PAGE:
What is a CTF?

A CTF (aka Capture the Flag) is a competition where teams or individuals have to solve several Challenges. The one that solves/collects most flags the fastest wins the competition.

Once each Challenge has been solved successfully, the user will find a flag within the Challenge that is proof of completion. Submitting this flag will award the team with a set amount of points. Often, if a team is the first to complete a Challenge and submit a flag, they will earn what is called a Blood (short for first blood), and this will award additional points.

At the end of the CTF, teams will be ranked by how many points they have acquired, and the team with the most points will place 1st in the CTF.


Types of CTF Content

Content on the CTF Platform is broken up into two primary types. The first type of content is Boxes / Machines, which can be found under the Fullpwn category. These work the same way Boxes do on the Main Platform; they are full-fledged virtual machines that require a VPN connection to access.

Docker Instances, the second kind of content, accounts for all other categories. This type of content functions the same way Challenges do on the Main Platform; a Docker instance is spawned, and you are given an IP and port to access it on.

These Docker instances use a public IP, and thus no VPN connection is required.


Spawning Boxes / Machines

To spawn a Box, click on the its name in the Machine List under the Fullpwn category and press Spawn Machine.

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Whenever someone on a Team spawns a Box, a notification will be sent to all Team Members. This will include both the name of the Box and the teammate who spawned it. All members of a Team share the same instance spawned Boxes.

Once the Box has spawned, you will be given the IP of the Box's instance. This instance is exclusive to your Team.

There is a limit to how many Boxes / Machines can be spawned by a Team at any given time, which can vary depending on the CTF. If you attempt to spawn an additional Box after you have already reached this limit, you'll receive an error.

After a Box has been spawned, you'll have the ability to Reset or Terminate it if you choose.


Spawning a Docker Instance

Spawning a Docker Instance is similar to spawning a Box. Navigate to the Challenge you'd like to spawn, and press the Spawn Docker button.

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Once it's been spawned, you'll be given an IP and Port. This IP address is public, meaning it can be accessed without the need for a VPN connection. Docker instances are only accessible at the port specified and will not respond to a ping, so keep that in mind.

Just as with Boxes, spawning a Docker will notify all team members, who will all share the same instance. However, unlike with Boxes, there is no limit on how many Dockers can be spawned at once.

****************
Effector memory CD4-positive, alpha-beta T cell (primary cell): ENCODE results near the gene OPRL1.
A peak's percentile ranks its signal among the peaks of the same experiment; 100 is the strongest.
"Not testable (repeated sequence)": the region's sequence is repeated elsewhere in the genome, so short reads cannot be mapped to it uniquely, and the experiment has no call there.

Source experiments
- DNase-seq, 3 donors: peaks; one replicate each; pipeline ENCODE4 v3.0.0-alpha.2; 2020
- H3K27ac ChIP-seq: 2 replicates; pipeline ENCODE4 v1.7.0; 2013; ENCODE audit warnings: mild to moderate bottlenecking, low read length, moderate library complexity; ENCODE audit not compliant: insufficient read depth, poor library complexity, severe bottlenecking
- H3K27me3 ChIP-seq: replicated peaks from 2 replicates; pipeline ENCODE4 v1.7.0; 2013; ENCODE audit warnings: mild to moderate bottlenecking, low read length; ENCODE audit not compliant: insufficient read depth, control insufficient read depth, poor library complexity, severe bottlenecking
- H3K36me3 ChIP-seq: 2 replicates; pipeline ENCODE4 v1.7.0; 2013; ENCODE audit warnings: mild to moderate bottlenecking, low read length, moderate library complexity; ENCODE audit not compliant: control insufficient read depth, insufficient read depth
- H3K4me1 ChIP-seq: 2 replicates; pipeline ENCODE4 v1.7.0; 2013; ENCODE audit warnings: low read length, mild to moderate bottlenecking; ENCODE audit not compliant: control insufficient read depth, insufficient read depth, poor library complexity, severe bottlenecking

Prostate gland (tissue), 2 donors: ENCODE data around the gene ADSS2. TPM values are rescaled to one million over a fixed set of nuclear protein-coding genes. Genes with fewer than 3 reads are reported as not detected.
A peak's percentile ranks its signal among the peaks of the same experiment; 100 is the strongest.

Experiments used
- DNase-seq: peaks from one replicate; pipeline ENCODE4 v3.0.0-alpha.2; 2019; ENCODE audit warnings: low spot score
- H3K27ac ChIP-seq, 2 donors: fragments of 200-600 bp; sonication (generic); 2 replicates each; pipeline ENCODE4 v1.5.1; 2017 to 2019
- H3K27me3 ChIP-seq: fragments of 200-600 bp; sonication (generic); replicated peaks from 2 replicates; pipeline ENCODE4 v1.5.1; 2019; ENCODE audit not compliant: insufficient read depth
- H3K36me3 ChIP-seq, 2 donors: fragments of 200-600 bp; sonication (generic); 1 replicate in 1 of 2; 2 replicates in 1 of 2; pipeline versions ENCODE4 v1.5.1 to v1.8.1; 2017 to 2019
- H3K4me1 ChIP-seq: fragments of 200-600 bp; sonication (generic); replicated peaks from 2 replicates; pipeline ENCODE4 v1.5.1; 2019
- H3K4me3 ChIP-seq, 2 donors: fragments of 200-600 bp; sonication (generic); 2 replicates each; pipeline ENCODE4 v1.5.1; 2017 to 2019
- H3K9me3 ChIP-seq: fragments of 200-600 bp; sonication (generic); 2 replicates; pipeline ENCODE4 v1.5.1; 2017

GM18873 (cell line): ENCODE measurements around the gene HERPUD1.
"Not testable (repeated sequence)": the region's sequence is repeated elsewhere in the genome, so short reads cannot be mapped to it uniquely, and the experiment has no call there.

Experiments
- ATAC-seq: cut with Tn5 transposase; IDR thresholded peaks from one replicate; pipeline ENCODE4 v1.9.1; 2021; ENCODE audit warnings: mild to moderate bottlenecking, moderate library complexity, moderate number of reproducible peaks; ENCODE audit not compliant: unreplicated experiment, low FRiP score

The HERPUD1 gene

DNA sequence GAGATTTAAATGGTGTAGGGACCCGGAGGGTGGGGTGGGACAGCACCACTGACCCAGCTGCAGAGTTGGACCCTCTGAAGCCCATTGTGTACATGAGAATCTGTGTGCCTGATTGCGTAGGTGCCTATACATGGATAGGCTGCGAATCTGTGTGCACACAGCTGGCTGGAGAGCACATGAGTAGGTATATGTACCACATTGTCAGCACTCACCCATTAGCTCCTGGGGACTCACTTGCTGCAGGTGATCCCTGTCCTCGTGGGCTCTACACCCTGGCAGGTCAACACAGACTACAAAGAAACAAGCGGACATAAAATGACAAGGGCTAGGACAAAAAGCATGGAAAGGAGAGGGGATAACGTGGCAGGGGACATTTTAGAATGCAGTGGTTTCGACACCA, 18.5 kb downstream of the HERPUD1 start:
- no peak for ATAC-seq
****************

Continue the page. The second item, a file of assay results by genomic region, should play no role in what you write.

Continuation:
Challenge Info and Downloadable Content

For some CTF content, you start with more than just the IP address of the target system. Specifically, sometimes Challenge Info and/or Downloadable Content is available.

Challenge Info

Some Challenges are accompanied by additional information, called the Challenge Info. This information is usually a brief description of the Challenge and may even hint at the technology or methods the Challenge involves.

To view any available Challenge Info, press on the description underneath the Challenge Name to expand it.

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Downloadable Content

Some Challenges include both a spawnable instance as well as downloadable files. In these cases, both the downloadable files and the spawnable instance are typically required to solve the Challenge.

Often, the downloadable files are a copy of the source code running on the server instance. In cases where there is no spawnable instance, the downloadable files are the Challenge.

If the downloadable zip requires a password, the password will be hackthebox


Connecting to the VPN

If you want to access content from the Fullpwn category or any other category that uses Boxes/Machines, you'll need to connect to our internal lab network using the VPN file we provide.

Downloading the VPN File

We offer our VPN in the form of OpenVPN packages, which come in the .ovpn file format. To download this VPN file, press the Connect to HTB button at the top right of the page.

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You'll have the option to select either Pwnbox or OpenVPN. Selecting OpenVPN will give you the option to download a file you can use to connect to our network.

Connecting with OpenVPN

Connecting to the VPN can be done easily using OpenVPN, installed on most Linux distributions (including Parrot OS).

To connect, run sudo openvpn /path/to/vpnfile.ovpn in your terminal. If you see Initialization Sequence Complete, that means OpenVPN has successfully established the connection.

For more information on troubleshooting VPN connection issues, see the dedicated article on the subject.


Click the button below for help with diagnosing connection issues!


Connecting using Pwnbox

Pwnbox is our in-browser, Parrot Security virtual machine. It comes equipped with the vast majority of tools you could ever want and makes it easy to get hacking no matter where you are or what type of hardware you have at your disposal.

Pwnbox is automatically connected to the VPN, so there is no need to worry about manually connecting.

You can connect to Pwnbox from the same VPN Selection Menu you found OpenVPN.

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Once you've spawned Pwnbox, you'll be able to work from within it the same way you would any other VM.


The Scoreboard

If you'd like to see your Team's place in the CTF or which teams are claiming the top spot, you can view the Scoreboard. Press the Scoreboard at the top of the page.

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